One of our favorite things about Columbus, OH, is its diverse food scene, which has a particularly strong representation of East African food (which is scarce in Cleveland). I am always on the hunt for the newest African restaurant in Columbus, since it seems there is a new one opening every month. However, when we lived in Chicago for the year I fell behind, and missed the opening of Columbus’ only Tanzanian restaurant, Riziki’s Swahili Grill (1872 Tamarack Cir S. Columbus, OH 43229).
The vibes at Riziki’s are amazing! When you visit, you are greeted by chef/owner Riziki herself, who is from the island archipelago of Zanzibar off the coast of Tanzania. The menu at Riziki’s a relatively small, but hits all of the Tanzanian classics, which combine Indian, East African and Middle Eastern influences, as befitting its Indian Ocean location. During the Friday lunch rush, Riziki’s was doing a brisk takeout service, but we decided to eat in at the casual dining room, painted in bright aqua, with wax-print cloth tablecloths. We quenched our thirsts with some fresh tamarind juice as we perused the menu.
We had read that Riziki’s sambusas (triangular filled dough pockets akin to Indian samosas) were amazing, so we decided to go with a mix of chicken, beef and spicy veggie, sold for only $1 a piece. The sambusas were elegantly presented in a hand-carved wooden dish, and boasted a perfectly crispy, thin, oil-free wrapper and flavorful fillings. Riziki should probably start charging triple the price. M also enjoyed the addition of the habanero-laden house-made hot sauce. The Indian culinary influence was also present in the main dishes, including the beef Biriani ($11.99). Other mains included a whole fried fish ($14.99), which we wish we could have chosen, if we had a little more time. On Sunday, Riziki serves a special Zanzibari dish called “Sunday Funday” – Mbatata za Urojo – also known as “Zanzibar mix” ($11.99) a dish with a mix of mango, bean fritters, potatoes and chutney.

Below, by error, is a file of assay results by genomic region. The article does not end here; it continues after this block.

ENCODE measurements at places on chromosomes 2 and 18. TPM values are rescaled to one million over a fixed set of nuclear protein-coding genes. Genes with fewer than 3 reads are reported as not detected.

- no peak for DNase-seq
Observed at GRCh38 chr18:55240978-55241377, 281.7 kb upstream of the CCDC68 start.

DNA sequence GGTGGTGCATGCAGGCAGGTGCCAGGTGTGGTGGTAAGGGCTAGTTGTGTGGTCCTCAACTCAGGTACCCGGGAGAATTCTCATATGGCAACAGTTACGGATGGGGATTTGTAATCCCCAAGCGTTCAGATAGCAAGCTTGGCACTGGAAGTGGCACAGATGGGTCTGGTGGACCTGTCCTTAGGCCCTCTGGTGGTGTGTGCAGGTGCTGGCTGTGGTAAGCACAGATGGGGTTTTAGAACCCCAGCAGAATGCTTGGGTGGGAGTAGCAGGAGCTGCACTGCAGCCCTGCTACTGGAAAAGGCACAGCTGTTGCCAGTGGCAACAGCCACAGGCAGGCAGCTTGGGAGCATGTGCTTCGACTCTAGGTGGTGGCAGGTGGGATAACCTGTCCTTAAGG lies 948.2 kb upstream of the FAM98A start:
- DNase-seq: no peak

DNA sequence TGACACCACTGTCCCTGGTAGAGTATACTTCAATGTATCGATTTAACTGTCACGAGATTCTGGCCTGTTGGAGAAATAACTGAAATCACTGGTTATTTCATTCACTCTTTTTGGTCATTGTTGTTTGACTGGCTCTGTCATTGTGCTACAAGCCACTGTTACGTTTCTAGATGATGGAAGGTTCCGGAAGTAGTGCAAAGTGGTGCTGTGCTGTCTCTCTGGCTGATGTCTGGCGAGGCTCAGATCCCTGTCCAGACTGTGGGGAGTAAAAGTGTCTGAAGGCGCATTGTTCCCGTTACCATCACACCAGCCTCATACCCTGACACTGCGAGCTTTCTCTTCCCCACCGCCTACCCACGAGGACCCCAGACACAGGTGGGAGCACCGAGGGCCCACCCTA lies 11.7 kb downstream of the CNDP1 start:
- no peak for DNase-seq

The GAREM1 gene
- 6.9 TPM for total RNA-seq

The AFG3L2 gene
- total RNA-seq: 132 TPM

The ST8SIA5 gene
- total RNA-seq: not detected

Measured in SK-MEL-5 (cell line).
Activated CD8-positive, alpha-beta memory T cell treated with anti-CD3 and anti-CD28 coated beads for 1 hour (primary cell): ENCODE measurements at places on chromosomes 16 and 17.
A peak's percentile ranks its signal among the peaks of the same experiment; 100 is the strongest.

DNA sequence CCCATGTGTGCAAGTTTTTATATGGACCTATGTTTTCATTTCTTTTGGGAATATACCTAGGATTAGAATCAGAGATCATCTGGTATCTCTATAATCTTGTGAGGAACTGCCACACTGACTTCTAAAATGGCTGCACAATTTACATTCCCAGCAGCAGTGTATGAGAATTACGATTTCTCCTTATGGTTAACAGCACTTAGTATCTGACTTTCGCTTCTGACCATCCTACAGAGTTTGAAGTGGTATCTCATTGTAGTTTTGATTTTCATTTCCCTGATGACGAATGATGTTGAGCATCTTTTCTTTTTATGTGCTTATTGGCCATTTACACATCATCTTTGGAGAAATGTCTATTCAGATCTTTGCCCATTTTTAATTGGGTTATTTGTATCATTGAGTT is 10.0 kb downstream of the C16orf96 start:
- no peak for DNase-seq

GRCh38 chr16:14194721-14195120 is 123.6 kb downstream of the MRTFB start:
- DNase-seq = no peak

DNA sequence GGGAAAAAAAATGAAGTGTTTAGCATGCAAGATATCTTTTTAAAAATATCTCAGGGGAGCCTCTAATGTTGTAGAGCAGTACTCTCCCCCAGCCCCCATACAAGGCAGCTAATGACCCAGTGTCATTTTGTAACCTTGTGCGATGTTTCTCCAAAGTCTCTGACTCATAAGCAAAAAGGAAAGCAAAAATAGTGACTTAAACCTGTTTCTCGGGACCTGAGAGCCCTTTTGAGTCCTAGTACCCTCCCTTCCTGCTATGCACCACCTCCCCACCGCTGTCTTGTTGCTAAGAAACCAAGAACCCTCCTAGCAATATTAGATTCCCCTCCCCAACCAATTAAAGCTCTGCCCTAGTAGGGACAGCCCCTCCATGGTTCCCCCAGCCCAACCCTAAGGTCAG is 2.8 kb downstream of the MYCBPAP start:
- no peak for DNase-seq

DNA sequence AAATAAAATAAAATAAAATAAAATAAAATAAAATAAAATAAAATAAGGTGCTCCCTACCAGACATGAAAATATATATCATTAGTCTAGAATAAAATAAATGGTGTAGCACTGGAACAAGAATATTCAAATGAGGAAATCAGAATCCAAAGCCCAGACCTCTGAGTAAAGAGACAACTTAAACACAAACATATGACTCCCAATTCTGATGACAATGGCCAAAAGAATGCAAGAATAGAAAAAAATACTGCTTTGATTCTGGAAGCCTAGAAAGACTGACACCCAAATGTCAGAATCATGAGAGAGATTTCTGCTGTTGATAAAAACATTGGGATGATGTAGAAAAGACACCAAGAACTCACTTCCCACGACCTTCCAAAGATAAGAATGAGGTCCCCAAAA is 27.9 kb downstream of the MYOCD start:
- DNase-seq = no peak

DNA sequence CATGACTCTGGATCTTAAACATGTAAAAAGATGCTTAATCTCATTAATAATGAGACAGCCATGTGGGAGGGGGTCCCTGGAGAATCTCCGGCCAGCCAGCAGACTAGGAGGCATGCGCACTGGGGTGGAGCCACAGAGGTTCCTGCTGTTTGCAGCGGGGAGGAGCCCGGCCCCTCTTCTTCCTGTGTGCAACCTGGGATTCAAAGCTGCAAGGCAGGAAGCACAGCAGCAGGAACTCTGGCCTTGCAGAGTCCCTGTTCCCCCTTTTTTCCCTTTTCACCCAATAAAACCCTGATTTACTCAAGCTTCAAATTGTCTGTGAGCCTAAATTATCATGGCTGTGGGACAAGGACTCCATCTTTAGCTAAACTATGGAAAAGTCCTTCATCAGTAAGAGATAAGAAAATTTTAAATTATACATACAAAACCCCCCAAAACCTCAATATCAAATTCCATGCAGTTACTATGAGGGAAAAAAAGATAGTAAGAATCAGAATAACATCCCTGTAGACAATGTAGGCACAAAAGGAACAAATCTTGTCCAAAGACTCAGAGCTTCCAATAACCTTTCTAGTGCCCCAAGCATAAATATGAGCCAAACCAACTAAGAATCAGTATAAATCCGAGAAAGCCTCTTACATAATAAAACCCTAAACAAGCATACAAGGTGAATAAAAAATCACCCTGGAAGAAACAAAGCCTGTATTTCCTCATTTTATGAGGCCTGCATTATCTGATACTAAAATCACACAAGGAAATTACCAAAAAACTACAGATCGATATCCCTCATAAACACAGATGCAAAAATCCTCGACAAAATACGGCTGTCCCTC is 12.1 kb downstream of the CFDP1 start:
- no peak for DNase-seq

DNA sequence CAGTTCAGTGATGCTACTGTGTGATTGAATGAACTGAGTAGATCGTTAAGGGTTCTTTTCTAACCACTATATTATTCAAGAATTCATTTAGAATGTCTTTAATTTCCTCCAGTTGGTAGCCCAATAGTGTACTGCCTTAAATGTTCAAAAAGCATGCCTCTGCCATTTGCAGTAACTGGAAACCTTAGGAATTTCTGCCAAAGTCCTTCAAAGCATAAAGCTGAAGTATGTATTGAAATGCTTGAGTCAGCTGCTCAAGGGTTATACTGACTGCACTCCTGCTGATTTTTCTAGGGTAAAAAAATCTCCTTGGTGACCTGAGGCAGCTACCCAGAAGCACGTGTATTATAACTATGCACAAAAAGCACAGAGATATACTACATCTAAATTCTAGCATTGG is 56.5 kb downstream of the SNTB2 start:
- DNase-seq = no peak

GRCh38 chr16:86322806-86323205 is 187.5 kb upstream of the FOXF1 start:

For our mains, we decided to split a chapati with goat curry and a side of kale ($11.99). The globally-popular chapati bread heavily displays the Indian influence on Zanzibari food, and is a layered flatbread fried in ghee. A chapati is supposed to be light and flaky, and Riki’s was some of the best we have ever had. The goat curry was heavily spiced, and the chapati worked as the perfect vehicle for the hearty stew. After dinner, we chatted a bit with Riziki herself, who had come to Columbus over a decade ago. She said that business at the restaurant had been picking up, but that the location made it a bit hard to find. The strip mall housing Riziki’s was a veritable United Nations of international shops and restaurants, but its location was in the midst of a residential district far from the city center. Be persistent though, and make an effort to find Riziki’s, it is worth it!